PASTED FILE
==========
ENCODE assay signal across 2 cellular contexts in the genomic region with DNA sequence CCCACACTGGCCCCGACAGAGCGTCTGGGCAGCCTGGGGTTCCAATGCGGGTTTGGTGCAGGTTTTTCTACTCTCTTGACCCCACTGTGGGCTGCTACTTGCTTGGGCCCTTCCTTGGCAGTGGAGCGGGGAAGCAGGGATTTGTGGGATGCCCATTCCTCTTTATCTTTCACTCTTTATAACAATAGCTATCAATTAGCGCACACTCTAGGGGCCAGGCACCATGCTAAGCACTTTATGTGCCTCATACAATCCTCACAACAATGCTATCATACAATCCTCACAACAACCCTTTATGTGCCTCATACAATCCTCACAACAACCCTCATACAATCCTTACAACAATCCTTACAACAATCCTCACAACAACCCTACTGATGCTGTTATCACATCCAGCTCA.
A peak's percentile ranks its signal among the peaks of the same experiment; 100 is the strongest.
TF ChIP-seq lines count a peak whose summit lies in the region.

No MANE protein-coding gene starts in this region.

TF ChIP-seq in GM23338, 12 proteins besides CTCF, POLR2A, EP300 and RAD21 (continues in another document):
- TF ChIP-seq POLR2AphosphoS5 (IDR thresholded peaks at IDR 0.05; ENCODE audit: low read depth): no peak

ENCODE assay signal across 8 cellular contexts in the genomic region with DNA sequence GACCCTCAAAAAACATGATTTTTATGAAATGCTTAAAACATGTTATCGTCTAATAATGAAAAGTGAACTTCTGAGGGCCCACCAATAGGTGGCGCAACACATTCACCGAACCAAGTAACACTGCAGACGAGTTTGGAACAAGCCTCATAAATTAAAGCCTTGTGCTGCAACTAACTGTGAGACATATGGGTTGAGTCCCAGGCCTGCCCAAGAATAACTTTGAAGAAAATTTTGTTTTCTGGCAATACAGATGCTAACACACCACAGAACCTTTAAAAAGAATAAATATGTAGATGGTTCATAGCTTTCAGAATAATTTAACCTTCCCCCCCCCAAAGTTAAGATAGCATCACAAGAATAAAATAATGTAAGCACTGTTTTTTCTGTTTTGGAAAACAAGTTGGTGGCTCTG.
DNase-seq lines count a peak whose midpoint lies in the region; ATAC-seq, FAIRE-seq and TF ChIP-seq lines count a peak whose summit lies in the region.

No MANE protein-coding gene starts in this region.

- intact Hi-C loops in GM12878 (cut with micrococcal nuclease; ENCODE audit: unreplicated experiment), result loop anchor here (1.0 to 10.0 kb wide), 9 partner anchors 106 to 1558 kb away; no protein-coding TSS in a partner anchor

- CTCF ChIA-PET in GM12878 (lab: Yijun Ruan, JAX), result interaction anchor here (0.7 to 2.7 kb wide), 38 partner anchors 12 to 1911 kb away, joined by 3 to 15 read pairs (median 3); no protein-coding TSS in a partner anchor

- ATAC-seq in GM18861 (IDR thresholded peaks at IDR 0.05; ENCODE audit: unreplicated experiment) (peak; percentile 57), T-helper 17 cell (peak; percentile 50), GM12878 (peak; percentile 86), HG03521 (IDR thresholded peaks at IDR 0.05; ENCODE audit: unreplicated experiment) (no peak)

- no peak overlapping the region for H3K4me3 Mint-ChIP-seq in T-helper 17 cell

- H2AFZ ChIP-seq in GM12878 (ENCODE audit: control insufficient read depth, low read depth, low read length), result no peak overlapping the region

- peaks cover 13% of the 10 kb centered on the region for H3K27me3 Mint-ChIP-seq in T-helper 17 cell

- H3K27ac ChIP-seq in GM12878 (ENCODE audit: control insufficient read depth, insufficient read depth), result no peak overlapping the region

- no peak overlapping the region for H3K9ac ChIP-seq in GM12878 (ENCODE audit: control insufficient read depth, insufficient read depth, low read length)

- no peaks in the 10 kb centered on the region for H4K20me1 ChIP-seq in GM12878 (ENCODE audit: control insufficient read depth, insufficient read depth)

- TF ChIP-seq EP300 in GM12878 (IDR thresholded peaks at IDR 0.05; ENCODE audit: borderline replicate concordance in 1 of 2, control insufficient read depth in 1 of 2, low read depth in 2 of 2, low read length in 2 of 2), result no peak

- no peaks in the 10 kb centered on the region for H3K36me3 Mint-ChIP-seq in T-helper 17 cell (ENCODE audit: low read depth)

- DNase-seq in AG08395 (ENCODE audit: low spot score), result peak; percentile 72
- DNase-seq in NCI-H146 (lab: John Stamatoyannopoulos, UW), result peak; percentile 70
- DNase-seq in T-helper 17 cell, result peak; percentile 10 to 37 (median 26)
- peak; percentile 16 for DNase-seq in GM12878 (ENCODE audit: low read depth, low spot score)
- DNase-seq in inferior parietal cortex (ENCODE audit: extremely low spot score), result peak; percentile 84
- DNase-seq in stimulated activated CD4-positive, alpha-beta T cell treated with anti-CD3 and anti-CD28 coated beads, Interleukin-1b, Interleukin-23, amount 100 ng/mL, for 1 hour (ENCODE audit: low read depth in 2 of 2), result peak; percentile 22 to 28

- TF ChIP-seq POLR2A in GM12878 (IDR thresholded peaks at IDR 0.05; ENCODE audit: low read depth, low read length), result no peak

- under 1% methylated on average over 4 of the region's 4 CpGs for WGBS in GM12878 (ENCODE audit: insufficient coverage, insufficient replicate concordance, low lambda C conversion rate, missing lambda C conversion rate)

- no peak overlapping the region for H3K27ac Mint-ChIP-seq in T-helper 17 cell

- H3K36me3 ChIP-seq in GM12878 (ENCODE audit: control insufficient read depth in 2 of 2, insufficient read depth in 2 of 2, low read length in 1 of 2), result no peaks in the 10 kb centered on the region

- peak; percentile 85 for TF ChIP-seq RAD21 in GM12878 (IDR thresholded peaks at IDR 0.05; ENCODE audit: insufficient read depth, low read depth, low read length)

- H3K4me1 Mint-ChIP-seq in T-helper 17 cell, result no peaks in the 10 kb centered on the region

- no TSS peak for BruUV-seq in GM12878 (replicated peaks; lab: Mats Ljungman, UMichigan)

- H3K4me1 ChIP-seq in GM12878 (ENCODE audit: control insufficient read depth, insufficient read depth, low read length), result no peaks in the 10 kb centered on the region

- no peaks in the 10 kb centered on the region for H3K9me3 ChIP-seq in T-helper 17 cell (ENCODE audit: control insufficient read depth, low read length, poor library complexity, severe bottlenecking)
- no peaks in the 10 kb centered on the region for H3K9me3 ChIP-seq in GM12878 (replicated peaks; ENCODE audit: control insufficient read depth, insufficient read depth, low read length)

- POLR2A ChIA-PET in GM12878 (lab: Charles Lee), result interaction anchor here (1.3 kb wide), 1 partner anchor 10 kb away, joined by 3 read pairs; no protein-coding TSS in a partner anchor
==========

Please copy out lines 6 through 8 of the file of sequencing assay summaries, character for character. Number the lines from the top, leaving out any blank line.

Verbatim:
- TF ChIP-seq POLR2AphosphoS5 (IDR thresholded peaks at IDR 0.05; ENCODE audit: low read depth): no peak

ENCODE assay signal across 8 cellular contexts in the genomic region with DNA sequence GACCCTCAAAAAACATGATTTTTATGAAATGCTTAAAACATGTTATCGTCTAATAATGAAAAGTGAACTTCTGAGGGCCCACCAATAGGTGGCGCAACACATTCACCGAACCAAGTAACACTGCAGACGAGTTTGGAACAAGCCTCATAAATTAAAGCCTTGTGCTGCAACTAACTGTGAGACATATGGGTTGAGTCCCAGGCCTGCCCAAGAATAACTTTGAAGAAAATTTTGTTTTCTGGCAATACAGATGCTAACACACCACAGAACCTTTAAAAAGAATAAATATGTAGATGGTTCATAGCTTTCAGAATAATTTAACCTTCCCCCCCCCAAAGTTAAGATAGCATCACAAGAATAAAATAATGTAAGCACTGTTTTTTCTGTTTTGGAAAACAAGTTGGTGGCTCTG.
DNase-seq lines count a peak whose midpoint lies in the region; ATAC-seq, FAIRE-seq and TF ChIP-seq lines count a peak whose summit lies in the region.